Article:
Philippine Supreme Court Jurisprudence

Philippine Supreme Court Jurisprudence > Year 1921 > February 1921 Decisions > G.R. No. 16466 February 16, 1921 - UNITED STATES v. HONORIO BRIONES ET AL.

041 Phil 927:



[G.R. No. 16466. February 16, 1921. ]

THE UNITED STATES, Plaintiff-Appellee, v. HONORIO BRIONES ET AL., Defendants. HONORIO BRIONES, Appellant.

P. J. Sevilla for Appellant.

Acting Attorney-General Feria for Appellee.


1. GAMBLING; MAXIMUM PENALTY FOR A JUSTICE OF THE PEACE. — One B, while a justice of the peace, conducted a gambling house and acted as banker of the prohibited game of monte. The maximum penalty of one year’s imprisonment and the payment of a fine of P500 imposed. U. S. v. Salaveria ([1918], 39 Phil., 102), approved and followed.



This appeal brings before us the grave question of whether or not the defendant and appellant Honorio Briones, while justice of the peace of Paombong, Province of Bulacan, violated the Gambling Law by conducting a gambling house and acting as banker of the prohibited game of monte.

The facts, stated in their plainest terms, and uncontradicted by no evidence of the defense, are that about midnight of July 27, 1919, a Constabulary detachment under the command of Lieutenant Fawcett, surprised a number of persons engaged in playing monte in the house of Honorio Briones, situated in the municipality of Paombong, Province of Bulacan. As a result, an information was filed, charging Briones and four other persons with a violation of the Gambling Law. The last four plead guilty and were sentenced to pay small fines. Briones asked for a separate trial, which was granted. After various postponements extending over a period of approximately two months, the case was finally called, and the attorney for the defendant not being present, an attorney de oficio was named. The trial judge found the defendant guilty and sentenced him to six months’ imprisonment, to pay a fine of P500, with the corresponding subsidiary imprisonment in case of insolvency, and to pay a proportional part of the costs.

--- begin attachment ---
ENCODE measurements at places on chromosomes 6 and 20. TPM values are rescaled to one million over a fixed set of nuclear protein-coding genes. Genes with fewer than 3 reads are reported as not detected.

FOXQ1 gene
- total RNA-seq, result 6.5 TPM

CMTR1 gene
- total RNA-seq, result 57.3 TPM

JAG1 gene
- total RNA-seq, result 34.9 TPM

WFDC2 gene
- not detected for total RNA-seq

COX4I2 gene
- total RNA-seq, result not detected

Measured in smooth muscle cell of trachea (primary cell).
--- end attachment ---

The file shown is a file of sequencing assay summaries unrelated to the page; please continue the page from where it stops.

The sole assignment of error on appeal is that the trial was celebrated without the defendant being given an opportunity to defend himself by means of lawyers. This is a puerile contention, as a perusal of the record will demonstrate. The trial judge showed great patience in repeatedly postponing the trial, while no constitutional right of the defendant was invaded, since he was actually defended by counsel and, since as a justice of the peace, it is to be expected that he had some knowledge of the law.

The defendant seems to have realized his guilt and merely to have utilized the method of delay in order to postpone the day of reckoning.

The defendant, it will be recalled, was at the time he was conducting a gambling house and fomenting the gambling evil in violation of law, the justice of the peace of an important municipality of the Philippines. The trial judge very appropriately took this fact into consideration when he imposed a relatively severe penalty on the accused. This was exactly the sort of a case we had in mind when in our decision in U. S. v. Salaveria ([1918], 39 Phil., 102), we suggested that where a person found guilty of a violation of the Gambling Law is a man of station or standing in the community, the maximum penalty should be imposed. (See also U. S. v. Meñez, R. G. No. 15753, decided February 13, 1920, not reported.)

Gambling is an act beyond the pale of good morals which, for the welfare of the Filipino people, should be exterminated. To be condemned in itself, it has the further effect of causing poverty, dishonesty, fraud, and deceit. Our experience as judges has constantly demonstrated that the cause of the commission of many crimes is a passion for the gambling board. It is better, therefore, to strike at the root of the tree of crime than merely to whittle off the twigs, only to see them continually renew themselves in fresh branches. To change the figure of speech, the gambling cancer must be eradicated if the disease be kept from permeating the whole social and political body.

Judgment is modified so that in place of six months’ imprisonment the defendant shall be sentenced to one year’s imprisonment, with the costs of this instance against him.

So ordered.

Araullo, Street, Avanceña and Villamor, JJ., concur.

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